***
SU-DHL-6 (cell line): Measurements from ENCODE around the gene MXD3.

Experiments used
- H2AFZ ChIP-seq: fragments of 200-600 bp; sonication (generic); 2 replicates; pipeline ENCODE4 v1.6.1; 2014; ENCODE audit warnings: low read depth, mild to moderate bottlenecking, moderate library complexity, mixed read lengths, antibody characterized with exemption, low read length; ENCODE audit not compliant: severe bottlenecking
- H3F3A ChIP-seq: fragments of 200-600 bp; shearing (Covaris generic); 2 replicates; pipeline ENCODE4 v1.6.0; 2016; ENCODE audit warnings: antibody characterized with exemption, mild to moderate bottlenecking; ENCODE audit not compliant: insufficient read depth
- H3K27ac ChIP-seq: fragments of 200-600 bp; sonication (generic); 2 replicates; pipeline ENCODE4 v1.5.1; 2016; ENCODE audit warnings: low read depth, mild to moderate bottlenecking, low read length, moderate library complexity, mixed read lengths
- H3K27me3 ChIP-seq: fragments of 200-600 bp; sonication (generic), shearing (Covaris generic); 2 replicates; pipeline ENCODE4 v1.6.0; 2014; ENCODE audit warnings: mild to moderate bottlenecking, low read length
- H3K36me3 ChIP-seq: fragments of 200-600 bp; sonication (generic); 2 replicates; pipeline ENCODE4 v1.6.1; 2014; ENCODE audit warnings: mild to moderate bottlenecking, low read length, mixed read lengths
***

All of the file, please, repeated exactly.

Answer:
SU-DHL-6 (cell line): Measurements from ENCODE around the gene MXD3.

Experiments used
- H2AFZ ChIP-seq: fragments of 200-600 bp; sonication (generic); 2 replicates; pipeline ENCODE4 v1.6.1; 2014; ENCODE audit warnings: low read depth, mild to moderate bottlenecking, moderate library complexity, mixed read lengths, antibody characterized with exemption, low read length; ENCODE audit not compliant: severe bottlenecking
- H3F3A ChIP-seq: fragments of 200-600 bp; shearing (Covaris generic); 2 replicates; pipeline ENCODE4 v1.6.0; 2016; ENCODE audit warnings: antibody characterized with exemption, mild to moderate bottlenecking; ENCODE audit not compliant: insufficient read depth
- H3K27ac ChIP-seq: fragments of 200-600 bp; sonication (generic); 2 replicates; pipeline ENCODE4 v1.5.1; 2016; ENCODE audit warnings: low read depth, mild to moderate bottlenecking, low read length, moderate library complexity, mixed read lengths
- H3K27me3 ChIP-seq: fragments of 200-600 bp; sonication (generic), shearing (Covaris generic); 2 replicates; pipeline ENCODE4 v1.6.0; 2014; ENCODE audit warnings: mild to moderate bottlenecking, low read length
- H3K36me3 ChIP-seq: fragments of 200-600 bp; sonication (generic); 2 replicates; pipeline ENCODE4 v1.6.1; 2014; ENCODE audit warnings: mild to moderate bottlenecking, low read length, mixed read lengths